i'm no physiotherapist though so i'm just speculating
 

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Discussion Starter #7
There are no teammates to rely on. Can't be substituted. Its all on you to go 100% each point.
True, but still is outstanding to think about it, which other sport is being around 30 considered "old"? can't really think of any other mainstream ones. Perhaps Gymnastics and track and field, I am not sure. Even Marathon runners and Cyclists which are some of the most physical demanding sports in the world, most guys have a lot of success or most of it in their 30s, Armostrong was on his apex winning the tour de frances well into his 30s. Swiming perhaps is a younger man sport.
 

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I dunno.. Hell the guy who just won tour De France was 34 for god sakes.. And this is FAR more physical in terms of preparing, and getting ready for the events and the actual event then tennis is where you get a break every few minutes.
 

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Ok completely sad about Fed's defeat yesterday, but seeing how this is an age thread can we for now say dominant/younger Roger was stronger than dominant/young Novak?

It took novak 5 sets to beat 30 year old roger ...if Novak was playing peak Roger yesterday...i.e. 24 year old Roger Vs 24 year old Novak how many people see the same result?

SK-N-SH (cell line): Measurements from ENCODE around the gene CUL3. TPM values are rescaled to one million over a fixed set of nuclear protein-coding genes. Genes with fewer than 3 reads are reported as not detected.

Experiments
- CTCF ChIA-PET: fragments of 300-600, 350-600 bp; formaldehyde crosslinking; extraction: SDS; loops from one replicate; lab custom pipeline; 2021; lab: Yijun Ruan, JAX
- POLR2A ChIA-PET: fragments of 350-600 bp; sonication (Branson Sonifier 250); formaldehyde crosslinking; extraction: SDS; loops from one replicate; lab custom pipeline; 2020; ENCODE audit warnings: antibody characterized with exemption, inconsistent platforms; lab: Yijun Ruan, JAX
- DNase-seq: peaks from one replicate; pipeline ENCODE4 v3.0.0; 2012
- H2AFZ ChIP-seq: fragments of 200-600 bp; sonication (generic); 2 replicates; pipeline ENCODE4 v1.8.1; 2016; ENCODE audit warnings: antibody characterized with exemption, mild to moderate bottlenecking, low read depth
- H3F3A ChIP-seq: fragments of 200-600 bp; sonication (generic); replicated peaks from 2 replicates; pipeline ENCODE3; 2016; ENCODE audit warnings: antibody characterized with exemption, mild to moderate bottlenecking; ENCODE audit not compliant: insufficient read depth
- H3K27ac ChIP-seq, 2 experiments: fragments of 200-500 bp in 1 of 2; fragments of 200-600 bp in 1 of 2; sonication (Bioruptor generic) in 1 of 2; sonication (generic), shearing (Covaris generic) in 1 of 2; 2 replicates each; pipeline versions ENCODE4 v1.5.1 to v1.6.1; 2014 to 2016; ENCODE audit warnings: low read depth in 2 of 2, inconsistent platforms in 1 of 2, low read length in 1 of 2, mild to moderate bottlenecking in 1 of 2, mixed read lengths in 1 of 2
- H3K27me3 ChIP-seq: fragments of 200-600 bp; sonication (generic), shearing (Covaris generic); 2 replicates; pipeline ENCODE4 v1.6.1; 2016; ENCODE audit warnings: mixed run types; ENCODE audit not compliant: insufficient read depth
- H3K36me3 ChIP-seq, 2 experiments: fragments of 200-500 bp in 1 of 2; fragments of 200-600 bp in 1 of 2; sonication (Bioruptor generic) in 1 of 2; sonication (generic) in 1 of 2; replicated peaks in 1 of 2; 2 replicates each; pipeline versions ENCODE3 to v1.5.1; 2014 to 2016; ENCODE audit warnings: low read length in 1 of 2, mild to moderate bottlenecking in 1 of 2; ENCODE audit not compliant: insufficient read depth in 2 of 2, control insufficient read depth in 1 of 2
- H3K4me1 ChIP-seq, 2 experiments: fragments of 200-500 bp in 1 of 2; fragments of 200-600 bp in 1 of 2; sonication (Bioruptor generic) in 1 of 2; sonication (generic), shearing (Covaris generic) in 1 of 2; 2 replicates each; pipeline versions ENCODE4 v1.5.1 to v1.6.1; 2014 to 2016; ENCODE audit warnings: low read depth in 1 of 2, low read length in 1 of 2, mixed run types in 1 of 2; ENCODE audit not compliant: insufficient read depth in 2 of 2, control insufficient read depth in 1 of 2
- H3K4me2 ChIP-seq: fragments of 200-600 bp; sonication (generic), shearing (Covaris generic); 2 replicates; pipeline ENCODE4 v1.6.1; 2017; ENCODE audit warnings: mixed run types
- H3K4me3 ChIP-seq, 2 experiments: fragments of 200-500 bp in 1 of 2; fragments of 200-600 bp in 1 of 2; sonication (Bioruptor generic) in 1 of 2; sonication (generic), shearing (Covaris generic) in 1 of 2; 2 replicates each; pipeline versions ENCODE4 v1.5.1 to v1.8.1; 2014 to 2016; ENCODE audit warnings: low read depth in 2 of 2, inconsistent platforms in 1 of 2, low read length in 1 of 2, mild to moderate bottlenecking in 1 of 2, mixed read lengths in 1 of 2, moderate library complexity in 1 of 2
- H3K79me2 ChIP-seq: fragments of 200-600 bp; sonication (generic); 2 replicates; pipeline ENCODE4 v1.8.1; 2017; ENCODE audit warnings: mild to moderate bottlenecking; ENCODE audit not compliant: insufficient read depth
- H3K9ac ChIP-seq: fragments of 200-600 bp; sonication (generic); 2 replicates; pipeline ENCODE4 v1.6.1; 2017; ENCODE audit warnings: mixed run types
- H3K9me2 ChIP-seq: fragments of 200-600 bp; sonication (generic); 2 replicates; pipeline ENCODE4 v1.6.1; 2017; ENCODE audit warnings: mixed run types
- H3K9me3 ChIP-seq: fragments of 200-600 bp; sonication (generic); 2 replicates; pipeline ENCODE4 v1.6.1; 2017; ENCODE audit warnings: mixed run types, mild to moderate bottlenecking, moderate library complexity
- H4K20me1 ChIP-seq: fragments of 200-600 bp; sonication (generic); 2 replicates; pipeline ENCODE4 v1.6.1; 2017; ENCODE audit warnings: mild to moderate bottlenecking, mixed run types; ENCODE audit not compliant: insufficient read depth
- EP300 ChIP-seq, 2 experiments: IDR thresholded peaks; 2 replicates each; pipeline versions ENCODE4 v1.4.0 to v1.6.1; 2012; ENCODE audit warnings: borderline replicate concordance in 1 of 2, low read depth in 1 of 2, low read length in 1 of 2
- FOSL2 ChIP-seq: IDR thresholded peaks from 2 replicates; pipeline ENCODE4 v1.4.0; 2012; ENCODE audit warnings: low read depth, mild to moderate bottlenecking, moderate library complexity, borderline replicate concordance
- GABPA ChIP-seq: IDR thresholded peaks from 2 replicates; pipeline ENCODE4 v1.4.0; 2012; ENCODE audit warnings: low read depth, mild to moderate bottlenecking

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Tennis is a reactive sport and your reactions get worse as you get older, and with more wear and tear on the body.
 

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I dunno.. Hell the guy who just won tour De France was 34 for god sakes.. And this is FAR more physical in terms of preparing, and getting ready for the events and the actual event then tennis is where you get a break every few minutes.
Yes it is, cycling is something special
 

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Tennis is different to most other physical sports. Team sports like basketball and football can't be compared to it, as others have explained.

Going further from this, sports like cycling and swimming require mainly strength, huge physical fitness, natural ability and technique. Tennis requires those things as well as sharp reactions, suppleness of the body, extreme focus (especially due to having to react to whatever your opponent does - which could be unpredictable and varied depending on the different opponents you face) and athleticism. All of which generally deteriorate as you get older. Foot speed is another crucial thing, which peaks for most people at around 22-25 and then goes downhill (lose a step a pace).

When you add all this to the high possibility of injuries due to the strain put on your body and the mental and physical wear and tear over the years from travelling from place to place and competing with other physical specimens just like you on your own without others to fall back on, without many breaks in the year, it's not a surprise players are considered in the twilight of their careers when as young as even 28.
 

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Mid 20s is a normal time to peak in sports that require a lot of physical and mental skills, like tennis, gymnastics, figure skating. In a lot of other sports you don't need to be in your physical prime to still be competitive, because strategy/technique/experience might be enough, or you only need to focus on one thing like endurance.